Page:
Young Professionals’ Chronic Disease Network: The Young Professionals Chronic Disease Network is a global network promoting research, policy and advocacy work on non-communicable diseases (NCDs). It capitalizes on the energy, innovative thinking, and courage of young people to challenge the status quo. The YP-CDN participates in the local and global knowledge economy using social media to create virtual platforms for sharing knowledge and ideas. Members are students and budding experts in their fields-public health professionals, doctors, sociologists, anthropologists, philosophers, nutritionists and architects. www.ypchronic.org

Methods and tools for action

Power structure analysis

For example, to study the influence of corporations, we suggest reading alternative news media, such as DemocracyNow (http://www.democracynow.org/), Huffington Post (http://www.huffingtonpost.com/), (p.303) MultiNational Monitor (http://multinationalmonitor.org/), and Center for Media and Democracy PR Watch (http://www.prwatch.org/). Some of the most important tools and hypotheses come from investigative journalism.

For research tools, we recommend consulting the following websites: Bill Domhoff 's page (http://sociology.ucsc.edu/whorulesamerica/methods/how_to_do_power_structure_research.html) and An Internet Guide to Power Structure Research (http://darkwing.uoregon.edu/∼vburris/whorules/corporations.htm).

Read Z-Magazine: http://www.zcommunications.org/zmag.

Counterpunch: http://www.counterpunch.org/.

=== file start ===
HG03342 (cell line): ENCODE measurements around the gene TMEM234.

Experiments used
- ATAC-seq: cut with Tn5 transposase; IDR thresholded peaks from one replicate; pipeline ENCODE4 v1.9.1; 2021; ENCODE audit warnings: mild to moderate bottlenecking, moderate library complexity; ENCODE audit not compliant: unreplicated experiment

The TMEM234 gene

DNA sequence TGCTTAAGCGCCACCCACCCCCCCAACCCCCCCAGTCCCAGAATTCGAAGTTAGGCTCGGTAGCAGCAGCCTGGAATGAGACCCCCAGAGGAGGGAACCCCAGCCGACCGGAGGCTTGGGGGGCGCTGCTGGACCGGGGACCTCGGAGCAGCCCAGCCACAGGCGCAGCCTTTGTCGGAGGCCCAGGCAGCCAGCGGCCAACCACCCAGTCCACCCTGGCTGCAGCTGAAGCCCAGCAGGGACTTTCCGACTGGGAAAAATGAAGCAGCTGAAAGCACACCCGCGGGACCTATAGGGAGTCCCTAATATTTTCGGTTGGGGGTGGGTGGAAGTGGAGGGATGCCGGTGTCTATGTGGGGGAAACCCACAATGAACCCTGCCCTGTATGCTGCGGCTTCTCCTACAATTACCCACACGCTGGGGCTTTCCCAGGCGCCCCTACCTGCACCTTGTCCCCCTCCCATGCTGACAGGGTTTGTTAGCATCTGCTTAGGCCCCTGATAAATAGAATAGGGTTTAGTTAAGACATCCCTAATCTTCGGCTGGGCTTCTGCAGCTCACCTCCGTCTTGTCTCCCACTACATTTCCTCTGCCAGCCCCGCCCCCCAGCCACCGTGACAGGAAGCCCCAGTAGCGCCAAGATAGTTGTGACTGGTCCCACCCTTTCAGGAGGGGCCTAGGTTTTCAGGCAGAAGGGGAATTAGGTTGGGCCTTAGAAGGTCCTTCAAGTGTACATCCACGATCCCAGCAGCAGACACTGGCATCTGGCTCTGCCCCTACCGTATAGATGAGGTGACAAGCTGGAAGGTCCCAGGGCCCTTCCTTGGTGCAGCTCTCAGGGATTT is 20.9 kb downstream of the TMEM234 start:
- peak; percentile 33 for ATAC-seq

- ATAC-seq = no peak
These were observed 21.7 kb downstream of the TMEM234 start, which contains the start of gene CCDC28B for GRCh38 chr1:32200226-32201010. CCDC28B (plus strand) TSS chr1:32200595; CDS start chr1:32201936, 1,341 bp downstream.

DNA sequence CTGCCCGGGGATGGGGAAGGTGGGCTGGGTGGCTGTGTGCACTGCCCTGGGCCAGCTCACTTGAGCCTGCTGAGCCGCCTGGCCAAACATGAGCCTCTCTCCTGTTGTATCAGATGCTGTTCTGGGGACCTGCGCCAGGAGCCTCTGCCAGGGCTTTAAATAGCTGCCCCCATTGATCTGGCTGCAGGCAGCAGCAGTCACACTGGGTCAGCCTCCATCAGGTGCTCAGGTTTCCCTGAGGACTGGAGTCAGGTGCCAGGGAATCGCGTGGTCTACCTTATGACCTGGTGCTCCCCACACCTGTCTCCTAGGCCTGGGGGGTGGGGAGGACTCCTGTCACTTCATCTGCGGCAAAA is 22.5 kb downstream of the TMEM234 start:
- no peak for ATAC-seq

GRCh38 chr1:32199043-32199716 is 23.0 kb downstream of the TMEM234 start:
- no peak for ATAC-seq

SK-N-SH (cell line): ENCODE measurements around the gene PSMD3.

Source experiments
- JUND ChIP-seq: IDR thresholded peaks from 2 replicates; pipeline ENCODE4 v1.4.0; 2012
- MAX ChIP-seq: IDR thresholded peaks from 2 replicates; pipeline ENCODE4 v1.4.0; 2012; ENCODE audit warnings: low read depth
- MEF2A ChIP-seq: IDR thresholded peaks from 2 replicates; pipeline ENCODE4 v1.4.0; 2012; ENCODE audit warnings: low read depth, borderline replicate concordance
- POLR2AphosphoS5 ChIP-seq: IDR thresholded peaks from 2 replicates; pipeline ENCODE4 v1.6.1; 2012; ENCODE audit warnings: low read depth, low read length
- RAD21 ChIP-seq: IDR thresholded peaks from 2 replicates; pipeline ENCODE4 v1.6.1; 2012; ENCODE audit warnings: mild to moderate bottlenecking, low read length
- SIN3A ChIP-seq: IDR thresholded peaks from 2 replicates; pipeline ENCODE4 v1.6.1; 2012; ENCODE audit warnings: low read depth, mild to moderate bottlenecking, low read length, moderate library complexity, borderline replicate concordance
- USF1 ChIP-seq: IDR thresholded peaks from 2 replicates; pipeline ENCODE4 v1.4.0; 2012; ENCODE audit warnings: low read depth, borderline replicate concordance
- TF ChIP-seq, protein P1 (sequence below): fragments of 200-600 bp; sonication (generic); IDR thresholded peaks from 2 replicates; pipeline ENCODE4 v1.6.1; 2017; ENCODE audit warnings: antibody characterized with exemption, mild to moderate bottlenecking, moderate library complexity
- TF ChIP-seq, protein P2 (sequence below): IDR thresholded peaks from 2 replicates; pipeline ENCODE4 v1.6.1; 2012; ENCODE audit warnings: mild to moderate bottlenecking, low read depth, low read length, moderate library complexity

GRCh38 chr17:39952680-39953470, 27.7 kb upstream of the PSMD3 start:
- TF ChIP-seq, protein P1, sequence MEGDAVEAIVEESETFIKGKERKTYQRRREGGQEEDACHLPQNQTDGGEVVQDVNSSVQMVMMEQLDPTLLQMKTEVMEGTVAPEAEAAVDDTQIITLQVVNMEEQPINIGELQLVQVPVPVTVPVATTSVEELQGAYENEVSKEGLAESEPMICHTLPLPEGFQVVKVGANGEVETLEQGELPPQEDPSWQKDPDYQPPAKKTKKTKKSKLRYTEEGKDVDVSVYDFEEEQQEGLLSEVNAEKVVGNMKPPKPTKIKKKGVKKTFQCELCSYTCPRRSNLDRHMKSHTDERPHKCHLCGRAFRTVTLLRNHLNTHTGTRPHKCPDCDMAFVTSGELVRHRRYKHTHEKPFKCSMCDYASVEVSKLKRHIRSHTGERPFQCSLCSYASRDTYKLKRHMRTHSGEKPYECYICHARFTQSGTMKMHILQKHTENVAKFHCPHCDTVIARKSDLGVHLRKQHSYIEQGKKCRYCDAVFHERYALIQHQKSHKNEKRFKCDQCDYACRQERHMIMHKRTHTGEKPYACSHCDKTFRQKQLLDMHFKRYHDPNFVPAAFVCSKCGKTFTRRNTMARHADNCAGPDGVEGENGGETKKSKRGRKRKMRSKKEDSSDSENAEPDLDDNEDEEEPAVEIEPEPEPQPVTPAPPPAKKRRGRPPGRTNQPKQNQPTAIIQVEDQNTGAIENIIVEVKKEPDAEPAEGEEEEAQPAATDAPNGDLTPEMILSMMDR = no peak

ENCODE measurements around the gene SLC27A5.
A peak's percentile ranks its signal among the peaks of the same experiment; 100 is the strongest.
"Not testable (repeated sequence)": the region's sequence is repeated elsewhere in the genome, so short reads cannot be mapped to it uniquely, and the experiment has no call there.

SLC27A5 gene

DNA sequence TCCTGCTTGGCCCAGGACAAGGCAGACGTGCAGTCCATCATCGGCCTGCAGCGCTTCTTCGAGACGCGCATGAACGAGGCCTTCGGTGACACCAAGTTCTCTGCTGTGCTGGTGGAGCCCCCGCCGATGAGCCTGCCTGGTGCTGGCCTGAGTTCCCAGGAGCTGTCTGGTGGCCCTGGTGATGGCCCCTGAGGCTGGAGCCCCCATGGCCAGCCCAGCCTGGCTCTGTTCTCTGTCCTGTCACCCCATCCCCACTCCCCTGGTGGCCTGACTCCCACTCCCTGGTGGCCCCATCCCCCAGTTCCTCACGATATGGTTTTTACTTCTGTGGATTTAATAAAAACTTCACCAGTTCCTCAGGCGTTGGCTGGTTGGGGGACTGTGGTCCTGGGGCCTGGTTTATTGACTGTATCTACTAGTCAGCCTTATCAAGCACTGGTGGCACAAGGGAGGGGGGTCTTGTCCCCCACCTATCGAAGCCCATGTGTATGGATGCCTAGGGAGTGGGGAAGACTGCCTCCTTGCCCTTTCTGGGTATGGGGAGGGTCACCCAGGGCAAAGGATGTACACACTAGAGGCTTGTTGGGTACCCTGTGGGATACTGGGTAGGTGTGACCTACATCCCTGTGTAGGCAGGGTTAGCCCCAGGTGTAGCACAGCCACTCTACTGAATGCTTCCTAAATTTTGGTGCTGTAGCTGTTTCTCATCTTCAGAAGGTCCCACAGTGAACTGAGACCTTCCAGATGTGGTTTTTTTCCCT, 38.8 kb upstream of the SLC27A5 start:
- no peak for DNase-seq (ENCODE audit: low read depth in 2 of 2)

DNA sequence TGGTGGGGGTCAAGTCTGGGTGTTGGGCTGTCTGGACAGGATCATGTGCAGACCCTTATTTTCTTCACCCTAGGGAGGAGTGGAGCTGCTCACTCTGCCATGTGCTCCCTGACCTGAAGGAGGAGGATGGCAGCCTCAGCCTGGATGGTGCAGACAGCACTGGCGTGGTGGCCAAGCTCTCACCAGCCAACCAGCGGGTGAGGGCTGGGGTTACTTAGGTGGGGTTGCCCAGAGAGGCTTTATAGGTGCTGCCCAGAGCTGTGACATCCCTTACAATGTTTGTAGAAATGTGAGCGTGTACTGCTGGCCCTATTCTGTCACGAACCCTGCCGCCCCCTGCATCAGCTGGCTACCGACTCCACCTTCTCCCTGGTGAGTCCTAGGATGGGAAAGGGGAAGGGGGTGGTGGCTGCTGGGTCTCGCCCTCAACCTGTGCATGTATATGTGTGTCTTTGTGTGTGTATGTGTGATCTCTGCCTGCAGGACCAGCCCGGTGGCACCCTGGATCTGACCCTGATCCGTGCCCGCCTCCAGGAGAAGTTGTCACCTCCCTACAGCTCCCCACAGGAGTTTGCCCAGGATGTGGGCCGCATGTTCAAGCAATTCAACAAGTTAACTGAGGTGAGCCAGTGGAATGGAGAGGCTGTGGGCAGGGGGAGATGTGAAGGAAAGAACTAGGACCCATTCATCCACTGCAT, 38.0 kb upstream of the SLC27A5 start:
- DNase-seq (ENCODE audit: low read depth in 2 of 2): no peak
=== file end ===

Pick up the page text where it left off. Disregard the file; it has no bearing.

The Nation: http://www.thenation.com/.

Institute for Policy Studies: excellent information on the global economy and foreign policy. http://www.ips-dc.org/.

Corporations and health

Wiist WH. The bottom line or public health: Tactics corporations use to influence health and health policy, and what we can do to counter them. New York: Oxford University Press, 2010.

Tobacco Industry Documents: more than 30 million pages of industry documents are available. They provide a critical source of information that can help you to understand how industries attempt to influence public health interventions. http://legacy.library.ucsf.edu/.

Social and economic determinants of health

CSDH. Closing the gap in a generation: Health equity through action on the social determinants of health. Final report of the Commission on Social Determinants of Health. Geneva: World Health Organization, 2008.

Farmer P. Pathologies of power: health, human rights, and the new war on the poor. Los Angeles, CA: University of California Press, 2003.

Kim JY, Millen JV, Irwin A, Gershman J (eds). Dying for Growth: global inequality and the health of the poor. Monroe, ME: Common Courage Press, 2000.

Marmot M. The status syndrome: how social standing directly affects your health and life expectancy. New York: Henry Holt, 2004.

Klein N. The shock doctrine: Harmandsworth: Penguin, 2008.

Patel R. Stuffed and starved: the hidden battle for the world food system. Brooklyn, NY: Melville House, 2008.

Qualitative research

Narayan D. Voices of the poor: can anyone hear us? Washington, DC: World Bank, 2000.

Political determinants of scientific change

Epstein S. Impure Science: AIDS, activism, and the politics of knowledge. Berkeley, CA: University of California Press, 1998.